Among all the existing containers, the cylindrical shape with its broad shoulders is the most recognizable. However, the history of the wine bottle augured creative freedom that finally bowed to the demands of gourmets.
Carboy or demijohn, forest glass works in South-West Languedoc, France (Carmaux, Tarn), 18th century.
© Musée du Verre, Carmaux, photo: Vincent Boutin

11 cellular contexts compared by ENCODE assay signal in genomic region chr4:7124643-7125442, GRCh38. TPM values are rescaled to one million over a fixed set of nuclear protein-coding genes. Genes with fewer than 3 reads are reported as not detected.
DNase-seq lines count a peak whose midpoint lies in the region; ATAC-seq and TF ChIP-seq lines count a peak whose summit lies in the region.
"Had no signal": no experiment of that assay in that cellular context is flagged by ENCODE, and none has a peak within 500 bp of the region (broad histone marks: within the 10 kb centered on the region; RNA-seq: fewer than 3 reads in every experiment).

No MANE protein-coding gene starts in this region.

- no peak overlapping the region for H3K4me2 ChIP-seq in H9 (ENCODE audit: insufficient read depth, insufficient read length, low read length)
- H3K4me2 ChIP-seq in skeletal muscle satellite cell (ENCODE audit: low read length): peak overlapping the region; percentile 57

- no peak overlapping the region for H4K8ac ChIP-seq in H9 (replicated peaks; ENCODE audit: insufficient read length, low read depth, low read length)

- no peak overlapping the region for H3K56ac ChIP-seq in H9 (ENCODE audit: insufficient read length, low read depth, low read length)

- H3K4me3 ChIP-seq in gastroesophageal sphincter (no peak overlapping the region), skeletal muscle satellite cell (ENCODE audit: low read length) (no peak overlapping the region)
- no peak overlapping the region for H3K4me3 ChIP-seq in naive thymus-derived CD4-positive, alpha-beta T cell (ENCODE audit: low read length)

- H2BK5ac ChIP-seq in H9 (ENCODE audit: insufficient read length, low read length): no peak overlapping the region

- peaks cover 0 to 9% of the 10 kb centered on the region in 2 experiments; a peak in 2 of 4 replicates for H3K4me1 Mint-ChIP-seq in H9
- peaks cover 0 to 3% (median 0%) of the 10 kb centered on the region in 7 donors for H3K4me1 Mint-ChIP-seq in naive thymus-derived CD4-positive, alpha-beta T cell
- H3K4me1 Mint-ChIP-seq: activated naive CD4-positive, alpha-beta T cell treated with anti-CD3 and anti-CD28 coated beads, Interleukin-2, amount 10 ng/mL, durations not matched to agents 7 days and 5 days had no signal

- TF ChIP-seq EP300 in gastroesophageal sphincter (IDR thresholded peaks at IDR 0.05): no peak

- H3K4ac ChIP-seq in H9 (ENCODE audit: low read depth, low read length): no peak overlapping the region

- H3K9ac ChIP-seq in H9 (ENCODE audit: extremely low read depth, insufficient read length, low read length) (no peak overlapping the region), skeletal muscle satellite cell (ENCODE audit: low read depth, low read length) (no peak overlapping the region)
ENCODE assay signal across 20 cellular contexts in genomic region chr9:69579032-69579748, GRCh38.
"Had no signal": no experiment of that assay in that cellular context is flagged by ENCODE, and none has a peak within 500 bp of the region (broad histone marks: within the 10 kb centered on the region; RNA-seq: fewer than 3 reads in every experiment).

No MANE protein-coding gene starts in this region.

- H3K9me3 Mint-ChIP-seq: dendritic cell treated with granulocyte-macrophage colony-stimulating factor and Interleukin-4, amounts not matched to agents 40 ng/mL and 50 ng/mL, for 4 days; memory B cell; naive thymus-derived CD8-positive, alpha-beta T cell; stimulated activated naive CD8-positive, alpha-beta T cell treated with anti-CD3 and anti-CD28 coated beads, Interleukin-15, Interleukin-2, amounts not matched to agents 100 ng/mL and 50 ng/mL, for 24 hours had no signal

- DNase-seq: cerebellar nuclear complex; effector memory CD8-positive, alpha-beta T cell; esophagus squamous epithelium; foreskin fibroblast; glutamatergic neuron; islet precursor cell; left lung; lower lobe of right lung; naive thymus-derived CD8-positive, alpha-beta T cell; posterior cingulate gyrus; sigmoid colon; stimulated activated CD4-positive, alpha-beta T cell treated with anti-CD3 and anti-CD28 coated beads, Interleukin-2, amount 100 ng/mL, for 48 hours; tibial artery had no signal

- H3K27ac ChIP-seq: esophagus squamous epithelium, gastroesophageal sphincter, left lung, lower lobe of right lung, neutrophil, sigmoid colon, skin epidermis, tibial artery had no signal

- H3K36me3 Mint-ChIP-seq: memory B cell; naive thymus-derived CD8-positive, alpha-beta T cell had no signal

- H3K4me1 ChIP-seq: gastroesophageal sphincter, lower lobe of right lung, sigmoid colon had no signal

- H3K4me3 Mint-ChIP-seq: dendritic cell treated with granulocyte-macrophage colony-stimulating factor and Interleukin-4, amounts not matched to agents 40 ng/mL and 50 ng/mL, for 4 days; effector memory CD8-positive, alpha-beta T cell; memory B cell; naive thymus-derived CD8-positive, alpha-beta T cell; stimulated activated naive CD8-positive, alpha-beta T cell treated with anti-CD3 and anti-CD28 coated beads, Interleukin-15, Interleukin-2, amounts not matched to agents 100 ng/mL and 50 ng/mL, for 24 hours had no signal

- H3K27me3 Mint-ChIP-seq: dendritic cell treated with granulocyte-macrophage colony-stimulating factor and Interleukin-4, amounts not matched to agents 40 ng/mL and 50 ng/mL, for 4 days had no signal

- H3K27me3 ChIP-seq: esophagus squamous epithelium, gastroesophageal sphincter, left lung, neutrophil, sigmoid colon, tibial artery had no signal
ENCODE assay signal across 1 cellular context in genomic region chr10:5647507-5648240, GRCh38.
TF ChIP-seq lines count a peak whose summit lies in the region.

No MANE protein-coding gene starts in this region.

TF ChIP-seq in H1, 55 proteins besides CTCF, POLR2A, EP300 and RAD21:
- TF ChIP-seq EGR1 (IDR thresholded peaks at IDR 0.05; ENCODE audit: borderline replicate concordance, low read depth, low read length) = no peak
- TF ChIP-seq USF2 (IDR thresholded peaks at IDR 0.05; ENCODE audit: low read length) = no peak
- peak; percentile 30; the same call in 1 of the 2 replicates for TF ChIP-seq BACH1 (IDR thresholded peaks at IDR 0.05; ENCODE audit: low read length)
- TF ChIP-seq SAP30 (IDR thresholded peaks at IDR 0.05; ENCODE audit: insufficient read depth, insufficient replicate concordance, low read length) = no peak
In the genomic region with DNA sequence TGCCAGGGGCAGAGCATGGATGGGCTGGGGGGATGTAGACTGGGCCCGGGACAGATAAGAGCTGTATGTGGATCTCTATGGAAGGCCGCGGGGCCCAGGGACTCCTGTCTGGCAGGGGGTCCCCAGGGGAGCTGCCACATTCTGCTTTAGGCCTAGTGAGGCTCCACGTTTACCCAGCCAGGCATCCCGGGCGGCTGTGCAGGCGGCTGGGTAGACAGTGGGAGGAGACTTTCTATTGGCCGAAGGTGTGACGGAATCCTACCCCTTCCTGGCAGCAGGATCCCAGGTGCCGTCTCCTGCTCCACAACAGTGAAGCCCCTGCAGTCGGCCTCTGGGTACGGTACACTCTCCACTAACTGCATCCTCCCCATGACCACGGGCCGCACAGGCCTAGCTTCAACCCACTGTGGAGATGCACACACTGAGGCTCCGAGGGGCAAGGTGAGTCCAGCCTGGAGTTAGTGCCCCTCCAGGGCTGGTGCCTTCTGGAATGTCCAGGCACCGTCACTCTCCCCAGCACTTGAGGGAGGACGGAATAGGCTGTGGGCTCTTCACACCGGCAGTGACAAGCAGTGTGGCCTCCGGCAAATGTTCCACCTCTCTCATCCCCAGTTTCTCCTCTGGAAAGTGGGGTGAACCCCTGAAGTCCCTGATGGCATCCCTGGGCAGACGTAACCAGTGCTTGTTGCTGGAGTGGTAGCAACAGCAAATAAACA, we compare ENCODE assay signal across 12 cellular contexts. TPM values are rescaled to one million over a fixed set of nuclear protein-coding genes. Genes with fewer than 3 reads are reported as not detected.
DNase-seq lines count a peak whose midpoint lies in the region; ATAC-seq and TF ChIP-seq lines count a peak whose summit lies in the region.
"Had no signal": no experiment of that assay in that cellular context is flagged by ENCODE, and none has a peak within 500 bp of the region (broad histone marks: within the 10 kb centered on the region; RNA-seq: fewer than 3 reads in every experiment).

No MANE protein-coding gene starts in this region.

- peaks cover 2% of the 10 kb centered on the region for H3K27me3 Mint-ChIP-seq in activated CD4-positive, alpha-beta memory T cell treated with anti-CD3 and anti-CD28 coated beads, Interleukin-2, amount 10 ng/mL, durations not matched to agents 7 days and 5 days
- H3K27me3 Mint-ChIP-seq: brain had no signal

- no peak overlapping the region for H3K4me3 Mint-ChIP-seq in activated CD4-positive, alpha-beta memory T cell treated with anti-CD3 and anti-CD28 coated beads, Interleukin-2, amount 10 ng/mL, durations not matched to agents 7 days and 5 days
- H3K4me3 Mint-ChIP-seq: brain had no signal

Once the art of glassmaking had been mastered, the invention of the blowpipe in the first century BCE enabled the first bottles to be made. Superb, square-shouldered, astonishingly modern-looking carafes have come down to us as examples of antiquity's refinement. They were only intended for serving: until the 17 th century , wine had to be consumed before the spring following the harvest; otherwise, it could turn to vinegar. After the fall of the Roman Empire, the subtle art of glassmaking declined with remarkable speed in the West. Medieval glassware was dull and modest. Iridescence gave the corroded age-old silica spectacular reflections that left the drinkers of the day unimpressed. It was not until Venetian crystalline glass was developed in the late 15 th…
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